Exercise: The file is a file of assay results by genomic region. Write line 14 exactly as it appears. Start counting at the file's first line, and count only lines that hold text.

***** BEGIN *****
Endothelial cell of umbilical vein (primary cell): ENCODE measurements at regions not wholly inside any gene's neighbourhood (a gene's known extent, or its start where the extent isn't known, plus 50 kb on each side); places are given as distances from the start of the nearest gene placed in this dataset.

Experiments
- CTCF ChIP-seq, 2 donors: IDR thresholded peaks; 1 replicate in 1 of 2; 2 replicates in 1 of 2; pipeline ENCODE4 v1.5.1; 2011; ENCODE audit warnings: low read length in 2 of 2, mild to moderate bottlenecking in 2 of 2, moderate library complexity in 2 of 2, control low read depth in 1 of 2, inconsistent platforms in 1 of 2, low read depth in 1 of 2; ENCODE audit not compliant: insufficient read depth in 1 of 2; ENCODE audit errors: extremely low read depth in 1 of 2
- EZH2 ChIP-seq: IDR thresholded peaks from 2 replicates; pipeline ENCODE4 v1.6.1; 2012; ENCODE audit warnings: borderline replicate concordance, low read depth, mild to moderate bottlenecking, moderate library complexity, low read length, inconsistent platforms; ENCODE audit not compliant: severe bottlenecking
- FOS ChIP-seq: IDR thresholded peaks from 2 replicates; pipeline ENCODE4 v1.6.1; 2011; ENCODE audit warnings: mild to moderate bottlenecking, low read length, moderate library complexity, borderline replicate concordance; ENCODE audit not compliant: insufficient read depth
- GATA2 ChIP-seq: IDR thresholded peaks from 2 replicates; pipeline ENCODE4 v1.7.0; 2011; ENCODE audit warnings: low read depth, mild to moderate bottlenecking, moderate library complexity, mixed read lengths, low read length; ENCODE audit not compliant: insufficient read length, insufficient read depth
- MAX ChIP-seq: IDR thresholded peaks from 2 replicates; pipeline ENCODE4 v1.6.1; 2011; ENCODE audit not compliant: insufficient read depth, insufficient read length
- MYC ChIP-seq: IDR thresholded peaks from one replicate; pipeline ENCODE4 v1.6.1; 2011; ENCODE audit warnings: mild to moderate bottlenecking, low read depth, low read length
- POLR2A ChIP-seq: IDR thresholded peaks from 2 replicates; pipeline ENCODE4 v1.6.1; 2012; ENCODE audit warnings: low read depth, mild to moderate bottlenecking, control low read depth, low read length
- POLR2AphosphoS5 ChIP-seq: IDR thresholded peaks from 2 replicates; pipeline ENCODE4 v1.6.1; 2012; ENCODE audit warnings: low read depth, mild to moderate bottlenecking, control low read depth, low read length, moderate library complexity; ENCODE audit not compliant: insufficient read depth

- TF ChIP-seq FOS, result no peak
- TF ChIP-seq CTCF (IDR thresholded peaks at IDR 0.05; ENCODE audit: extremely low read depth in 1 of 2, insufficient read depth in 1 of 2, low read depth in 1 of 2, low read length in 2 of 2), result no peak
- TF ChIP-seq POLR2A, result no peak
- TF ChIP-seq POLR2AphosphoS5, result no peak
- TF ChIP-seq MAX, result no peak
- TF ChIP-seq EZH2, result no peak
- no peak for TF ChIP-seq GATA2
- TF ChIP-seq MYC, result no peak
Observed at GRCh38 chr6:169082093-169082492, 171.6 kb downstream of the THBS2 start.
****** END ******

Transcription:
- TF ChIP-seq POLR2AphosphoS5, result no peak